Additionally, as more  workplaces turn to online trainings or online onboarding experiences, it is essential that students gain fluency with online learning and digital communication.

For a robust review of the state of online education in the US, please see Online Report Card: Tracking Online Education in the United States, Digital Learning Compass: Distance Education Enrollment 2017, and Distance Education and the Evolution of Online Learning in the United States.

What is the involvement of TCU’s peer institutions with respect to online education?

While public non-profit institutions have the largest number of students enrolled in online courses, private non-profit institutions have seen increased enrollment in online courses in each of the last three years.4 Continuing a steady trend from 2013, the growth rate of online enrollment at private non-profit institutions exceeded that of public institutions.5,6 Further growth in online enrollment at private non-profit institutions is expected.7 This changing landscape suggests that TCU will be able to deliver its high-quality, dynamic courses to increasing numbers of students, supporting overall growth in enrollment at the university and expanding the reach of TCU in community.

Several of TCU’s  peer institutions within the state of Texas presently offer undergraduate online courses during the summer. TCU students are attracted to these courses because they allow students to both complete academic requirements and hold internships or summer jobs. In response to these student needs and expectations, TCU’s summer undergraduate online courses will provide TCU students with additional opportunities to experience the valuable and engaging courses that are the hallmark of a TCU education.

What are considered best practices in online education?

Much has been written about best practices for online instructor training, course design, and course management. The following sources provide an excellent overview: 10 Principles of Effective Online Education: Best Practices in Distance Education and A Return to Best Practices for Teaching Online.

TCU’s Summer Undergraduate Online Pilot Program reflected these best practices. First, the participating instructors were eFaculty certified, meaning they completed extensive training regarding online teaching and course design. This training covered the organizational elements that make online courses successful and engaging as well as the pedagogical practices that create the foundation for student success in the online environment. Second, the instructors worked closely with an instructional designer from the Koehler Center. The instructional designer addressed any technical issues related to course design and helped instructors with plans for learning outcomes, assignments, and student engagement. Third, the instructors participated in a year-long learning cohort. This program allowed instructors to support each other in the course design process and to learn from the successes of each other on individual assignments, learning objectives, or course policies. Together, these factors indicated the high level of instructor preparation and institutional support associated with the Summer Undergraduate Online Pilot Program.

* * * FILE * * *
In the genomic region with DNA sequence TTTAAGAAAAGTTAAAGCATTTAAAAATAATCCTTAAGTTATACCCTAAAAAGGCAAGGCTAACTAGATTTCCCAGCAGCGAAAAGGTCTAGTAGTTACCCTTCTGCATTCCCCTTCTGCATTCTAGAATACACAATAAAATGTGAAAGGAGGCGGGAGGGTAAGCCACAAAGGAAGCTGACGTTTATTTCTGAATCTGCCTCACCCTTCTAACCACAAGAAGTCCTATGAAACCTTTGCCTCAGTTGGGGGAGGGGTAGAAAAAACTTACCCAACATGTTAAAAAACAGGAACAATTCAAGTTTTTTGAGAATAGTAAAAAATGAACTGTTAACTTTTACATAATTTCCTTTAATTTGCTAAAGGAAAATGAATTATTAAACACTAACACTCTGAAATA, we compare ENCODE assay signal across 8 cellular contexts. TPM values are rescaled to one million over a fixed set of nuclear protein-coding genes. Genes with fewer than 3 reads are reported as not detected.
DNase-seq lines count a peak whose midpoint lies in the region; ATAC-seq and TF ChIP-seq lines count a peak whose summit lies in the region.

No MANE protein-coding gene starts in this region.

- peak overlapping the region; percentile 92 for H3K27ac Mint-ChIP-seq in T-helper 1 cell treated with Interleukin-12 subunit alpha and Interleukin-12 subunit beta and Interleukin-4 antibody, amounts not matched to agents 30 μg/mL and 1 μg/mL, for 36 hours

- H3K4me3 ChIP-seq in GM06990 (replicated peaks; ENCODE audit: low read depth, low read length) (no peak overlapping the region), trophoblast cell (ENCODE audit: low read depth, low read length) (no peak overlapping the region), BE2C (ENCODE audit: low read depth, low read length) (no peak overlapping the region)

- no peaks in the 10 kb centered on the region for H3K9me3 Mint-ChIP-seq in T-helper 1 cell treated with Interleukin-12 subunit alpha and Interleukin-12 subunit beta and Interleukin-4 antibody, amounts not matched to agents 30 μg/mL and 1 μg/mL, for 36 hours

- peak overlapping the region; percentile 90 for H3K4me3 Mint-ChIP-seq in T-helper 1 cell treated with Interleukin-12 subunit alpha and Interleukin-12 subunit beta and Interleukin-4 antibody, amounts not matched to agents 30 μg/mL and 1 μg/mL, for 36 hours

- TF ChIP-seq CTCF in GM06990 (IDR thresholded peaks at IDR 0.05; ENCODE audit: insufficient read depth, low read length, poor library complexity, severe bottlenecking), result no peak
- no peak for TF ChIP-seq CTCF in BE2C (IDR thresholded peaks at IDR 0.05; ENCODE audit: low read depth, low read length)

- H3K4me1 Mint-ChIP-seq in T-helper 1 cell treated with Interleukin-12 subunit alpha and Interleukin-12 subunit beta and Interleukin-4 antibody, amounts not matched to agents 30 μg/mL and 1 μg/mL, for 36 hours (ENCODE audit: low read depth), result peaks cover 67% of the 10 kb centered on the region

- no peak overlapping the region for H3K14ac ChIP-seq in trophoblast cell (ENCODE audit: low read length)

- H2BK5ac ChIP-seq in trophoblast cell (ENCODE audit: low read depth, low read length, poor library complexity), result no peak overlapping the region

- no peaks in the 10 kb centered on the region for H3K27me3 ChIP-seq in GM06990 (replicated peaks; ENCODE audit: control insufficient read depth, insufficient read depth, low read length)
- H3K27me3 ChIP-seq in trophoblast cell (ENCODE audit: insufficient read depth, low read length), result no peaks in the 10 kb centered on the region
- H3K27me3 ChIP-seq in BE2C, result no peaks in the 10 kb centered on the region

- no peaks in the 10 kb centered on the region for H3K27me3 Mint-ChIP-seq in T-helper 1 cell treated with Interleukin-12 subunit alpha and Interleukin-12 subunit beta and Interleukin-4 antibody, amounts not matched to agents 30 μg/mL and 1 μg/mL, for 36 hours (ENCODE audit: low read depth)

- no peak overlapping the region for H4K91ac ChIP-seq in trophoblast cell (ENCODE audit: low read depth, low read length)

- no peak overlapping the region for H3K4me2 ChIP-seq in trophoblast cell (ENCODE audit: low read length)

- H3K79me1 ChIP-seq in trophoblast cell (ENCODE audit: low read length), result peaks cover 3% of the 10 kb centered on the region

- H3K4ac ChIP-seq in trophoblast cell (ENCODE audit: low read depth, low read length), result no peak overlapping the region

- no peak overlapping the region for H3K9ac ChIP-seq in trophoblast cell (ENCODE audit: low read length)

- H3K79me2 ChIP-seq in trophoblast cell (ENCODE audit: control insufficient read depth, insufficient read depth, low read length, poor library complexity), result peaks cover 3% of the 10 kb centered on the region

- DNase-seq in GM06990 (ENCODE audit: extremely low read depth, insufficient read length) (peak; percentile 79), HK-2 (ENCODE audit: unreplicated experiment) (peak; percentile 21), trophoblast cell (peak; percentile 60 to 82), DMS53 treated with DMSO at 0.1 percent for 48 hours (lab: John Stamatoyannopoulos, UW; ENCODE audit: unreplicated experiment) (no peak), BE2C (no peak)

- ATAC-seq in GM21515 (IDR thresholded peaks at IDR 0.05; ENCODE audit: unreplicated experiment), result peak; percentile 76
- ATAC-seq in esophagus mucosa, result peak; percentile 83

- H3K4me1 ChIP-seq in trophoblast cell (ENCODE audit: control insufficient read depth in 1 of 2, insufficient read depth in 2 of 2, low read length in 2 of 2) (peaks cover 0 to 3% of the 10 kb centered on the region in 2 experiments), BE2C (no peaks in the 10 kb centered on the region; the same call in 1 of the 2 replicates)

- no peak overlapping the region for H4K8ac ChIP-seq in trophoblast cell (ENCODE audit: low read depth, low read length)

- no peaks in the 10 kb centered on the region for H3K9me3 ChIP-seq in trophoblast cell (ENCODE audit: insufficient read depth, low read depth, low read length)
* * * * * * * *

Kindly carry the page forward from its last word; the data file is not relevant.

How did the purpose of the Summer Undergraduate Online Pilot Program relate to this larger landscape?

The Summer Undergraduate Online Pilot Program was a response to student needs; the institutional exploration of online undergraduate courses was supported by national trends in the growth of online education as well as by student interest in the courses of nearby peer institutions. TCU offered courses in the Summer Undergraduate Online Pilot Program using its existing information architecture in concert with current TCU instructors members who had already received extensive training in online teaching.

Online summer courses allow students to more efficiently complete their degrees while balancing summer learning, work, and internship opportunities. Additionally, the increased availability of TCU CORE courses during the summer eased the pressure on student schedules, permitting students to take more advanced courses during the school year.

Who were the key players in the Summer Undergraduate Online Pilot Program?

TCU’s institutional accreditor, SACS, and the State Authorization Reciprocity Agreement (SARA) to which TCU is a party both have specific, rigorous standards for quality courses. The courses in this pilot program met or exceeded those guidelines.

All courses in the summer undergraduate online pilot program were existing TCU courses that have been previously approved by the TCU Undergraduate Council.

The Koehler Center coordinated with instructors, their respective chairs and deans, and the registrar to insure a smooth course development process and a successful course launch.

What was the timeline for this project?

The full Summer Undergraduate Online Pilot Program 2-Year Calendar is available.

What resources were required and how were those distributed?

TCU offered the undergraduate online summer courses through the existing learning management system, TCU Online. Thus, these courses leveraged the present methods for course registration, course shell creation, enrollments, and grade reporting. The Koehler Center, IT, and the registrar collaboratively manage these functions. No additional technology resources were required to increase summer undergraduate online offerings.